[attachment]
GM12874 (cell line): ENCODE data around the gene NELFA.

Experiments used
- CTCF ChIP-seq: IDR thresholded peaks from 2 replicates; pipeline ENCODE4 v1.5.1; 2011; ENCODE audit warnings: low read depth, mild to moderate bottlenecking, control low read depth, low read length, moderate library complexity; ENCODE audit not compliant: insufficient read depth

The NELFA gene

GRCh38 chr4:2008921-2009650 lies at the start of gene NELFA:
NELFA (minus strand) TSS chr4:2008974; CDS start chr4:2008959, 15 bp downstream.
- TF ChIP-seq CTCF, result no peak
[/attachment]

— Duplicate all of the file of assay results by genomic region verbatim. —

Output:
GM12874 (cell line): ENCODE data around the gene NELFA.

Experiments used
- CTCF ChIP-seq: IDR thresholded peaks from 2 replicates; pipeline ENCODE4 v1.5.1; 2011; ENCODE audit warnings: low read depth, mild to moderate bottlenecking, control low read depth, low read length, moderate library complexity; ENCODE audit not compliant: insufficient read depth

The NELFA gene

GRCh38 chr4:2008921-2009650 lies at the start of gene NELFA:
NELFA (minus strand) TSS chr4:2008974; CDS start chr4:2008959, 15 bp downstream.
- TF ChIP-seq CTCF, result no peak